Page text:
Having said that I would be mortified if a doctor told my family anything about my prognosis that I didn't know. I feel that I am a competent individual and would like to remain in control of my medical care. For some reason this disease makes people feel like they can take over. I do not mean this as a criticism of you as a doctor but -- as a patient I would still like to direct the flow of information.

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What Fay and Lisa have had to say is true for Fay and Lisa and many others, however, it is not applicable in every situation. Many patients will not speak up for themselves, will not ask questions, do not want to know and will not pursue problems without the intervention of families. This might be because they are too scared, don't want to know the truth, are ashamed, or shy. They might not be incompetent, but not sharp enough to know or understand everything that is being said, and in MANY cases aren't capable of keeping track of appointments, treatments, medications, etc., or for other reasons.

Joe, I personally think that you need to be very careful what you do talk to families about for legal reasons and in order to protect yourself, particularly in light of the new HIPPA laws, but I also realize that many times it will be a judgment call for you. Fortunately, in our situation, the staff asks the patient on the first visit who they can talk to and it goes right in front of their folder. There have been frequent threads/posts on this board about most patients needing an advocate. I agree that some don't, however, it's a good idea to find out right from the beginning, especially since the patient could become quite ill at a later date. I think that by the very fact that a patient comes to a consultation with 10 family members (or any number) for a consultation with you, that patient considers his or medical condition open to those people.


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I hate to chime in here again, but I do want to say that I, too, do not want a Dr telling anyone something he or she does not tell me. Actually, it is a big fear of mine that this will be done. Besides the reasons that Fay and Lisa gave, to me it would put an extraordinary amount of pressure on one of my family members. How could they hold such knowledge and have an honest relationship with me? There has to be trust. And that goes between patient and Dr too.

If I am incapacitated in any way, I have chosen who makes decisions for me etc. and I have to be able to trust that the medical community will honor that. Not for me, but for my children.

Now this is what I want. but I can't say what others want, such as the man you spoke of in your post. I do not know how you figure this out other than to be blunt and ask how that is to be dealt with.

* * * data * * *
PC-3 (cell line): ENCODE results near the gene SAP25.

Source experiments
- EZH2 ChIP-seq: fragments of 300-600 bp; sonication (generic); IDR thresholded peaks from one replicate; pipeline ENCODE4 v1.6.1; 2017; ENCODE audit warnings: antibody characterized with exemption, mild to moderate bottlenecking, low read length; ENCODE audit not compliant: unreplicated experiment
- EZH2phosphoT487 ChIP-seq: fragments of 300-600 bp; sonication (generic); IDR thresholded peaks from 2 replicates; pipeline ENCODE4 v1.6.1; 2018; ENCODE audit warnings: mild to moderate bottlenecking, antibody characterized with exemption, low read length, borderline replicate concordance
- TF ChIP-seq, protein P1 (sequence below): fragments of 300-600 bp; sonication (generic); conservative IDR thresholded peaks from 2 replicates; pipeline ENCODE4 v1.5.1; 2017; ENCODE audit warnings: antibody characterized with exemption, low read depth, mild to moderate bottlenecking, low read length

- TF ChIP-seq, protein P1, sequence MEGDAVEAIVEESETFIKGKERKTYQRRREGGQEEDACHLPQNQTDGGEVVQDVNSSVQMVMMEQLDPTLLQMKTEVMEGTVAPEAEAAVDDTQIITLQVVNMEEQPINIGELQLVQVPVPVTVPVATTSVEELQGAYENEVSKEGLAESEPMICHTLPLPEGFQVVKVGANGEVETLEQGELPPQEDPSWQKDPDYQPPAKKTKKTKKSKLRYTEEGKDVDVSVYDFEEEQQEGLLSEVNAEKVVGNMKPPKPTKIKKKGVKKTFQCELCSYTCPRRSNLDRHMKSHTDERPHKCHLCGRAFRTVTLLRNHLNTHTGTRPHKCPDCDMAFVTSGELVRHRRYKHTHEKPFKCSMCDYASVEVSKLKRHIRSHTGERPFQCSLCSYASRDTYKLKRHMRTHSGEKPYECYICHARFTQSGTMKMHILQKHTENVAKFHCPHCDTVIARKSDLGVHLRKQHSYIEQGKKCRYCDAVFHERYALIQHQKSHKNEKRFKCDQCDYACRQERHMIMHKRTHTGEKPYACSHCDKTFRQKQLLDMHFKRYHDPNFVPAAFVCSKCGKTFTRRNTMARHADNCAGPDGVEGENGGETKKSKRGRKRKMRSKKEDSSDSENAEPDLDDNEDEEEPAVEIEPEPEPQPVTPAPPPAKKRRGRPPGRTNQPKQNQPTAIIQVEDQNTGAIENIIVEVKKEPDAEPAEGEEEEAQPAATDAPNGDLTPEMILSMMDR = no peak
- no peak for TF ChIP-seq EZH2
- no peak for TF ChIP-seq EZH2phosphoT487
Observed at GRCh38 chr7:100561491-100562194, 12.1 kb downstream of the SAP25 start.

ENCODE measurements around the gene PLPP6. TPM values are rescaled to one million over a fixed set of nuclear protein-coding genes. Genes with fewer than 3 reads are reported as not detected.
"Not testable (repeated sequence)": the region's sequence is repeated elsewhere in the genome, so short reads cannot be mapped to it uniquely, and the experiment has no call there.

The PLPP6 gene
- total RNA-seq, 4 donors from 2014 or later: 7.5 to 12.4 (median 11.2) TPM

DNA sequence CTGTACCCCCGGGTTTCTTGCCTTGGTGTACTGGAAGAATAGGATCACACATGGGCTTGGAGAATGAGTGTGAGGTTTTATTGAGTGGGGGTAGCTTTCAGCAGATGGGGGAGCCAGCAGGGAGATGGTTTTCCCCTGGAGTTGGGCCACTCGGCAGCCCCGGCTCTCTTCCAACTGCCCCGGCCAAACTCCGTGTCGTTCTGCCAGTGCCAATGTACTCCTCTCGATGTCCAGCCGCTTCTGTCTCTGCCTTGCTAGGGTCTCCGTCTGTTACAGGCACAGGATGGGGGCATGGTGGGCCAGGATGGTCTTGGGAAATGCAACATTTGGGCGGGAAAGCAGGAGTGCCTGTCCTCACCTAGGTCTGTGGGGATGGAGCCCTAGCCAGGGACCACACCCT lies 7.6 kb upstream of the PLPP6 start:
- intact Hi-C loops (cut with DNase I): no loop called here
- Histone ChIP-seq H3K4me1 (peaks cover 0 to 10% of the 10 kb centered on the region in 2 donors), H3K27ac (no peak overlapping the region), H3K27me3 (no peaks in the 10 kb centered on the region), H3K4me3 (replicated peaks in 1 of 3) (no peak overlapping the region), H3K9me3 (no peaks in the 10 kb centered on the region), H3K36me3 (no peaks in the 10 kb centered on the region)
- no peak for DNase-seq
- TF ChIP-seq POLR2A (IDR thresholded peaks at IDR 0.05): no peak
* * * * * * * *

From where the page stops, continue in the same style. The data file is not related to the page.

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How did our first visit go...well..good question. We had already been given a prognosis by our GP before we saw him (which by the way was way off). It went well, we never asked him for a prognosis and he did not give one. The bizarre thing was the man could not look at my husband. He directed all his questions to me it was like John wasn't there. We switched doctors and we are very happy with the oncologist we have now.

Now I mentioned that our GP gave John a prognosis, it was 4 months. We did not ask he just told us. I think he wanted me to know what I was dealing with more than John. He told me very frankly that he did not want me coming back to him later asking him why he didn't tell me. Now our GP also gave us hope by telling us his father had lung cancer that was cured.

So..look your patients in the eye, direct your questions to them. balance any time line with hope and all should go well.


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Wow, that is a loaded question. We sure have thrown that around here, should we be told statistics, if 160,000 die but 20,000 live which should be emphasized. However I remember when I was in Nursing School, a young kid who asked if he was going to die from this cancer, his parents did not want him to know, but I think he did know. I began to think he did not trust anyone , he new we were "lying" to him. He did die.

For myself, being an RN, going to a clinic for shoulder and chest pain, thinking I needed a muscle relaxer, but being told I lung lung cancer- wow! I knew that Pain is NOT an early sign of lung cancer. I was devasted.

My next appointment was with an internist, who set up appointment with Pulmonary, CT biopsy, Onocology, etc. Finally when I saw Dr Duane and he told me he felt I could be cured it was "hope" that I felt, still a lot of fear but some hope. I had a Pancoast Tumor, larger than a golf ball up under my right clavicle, boy was that hard to biopsy! I know I was not Stage I. Here I am nearly 7 yrs later, celebrating many Christmas Holidays more, many more Birthdays, more Anniversaries etc that I never thought I would see. Keeping NED close by.

My point --Stats only mean a lot in hind site, Honesty is necessary . Hope goes a long way. I think listening is most important , finding out what goals the patient has, as "to live til" or " to be comfortable" " not to be a burden" etc are also very important . You say your group works as a team, the team can help find solutions to these worries.

Donna G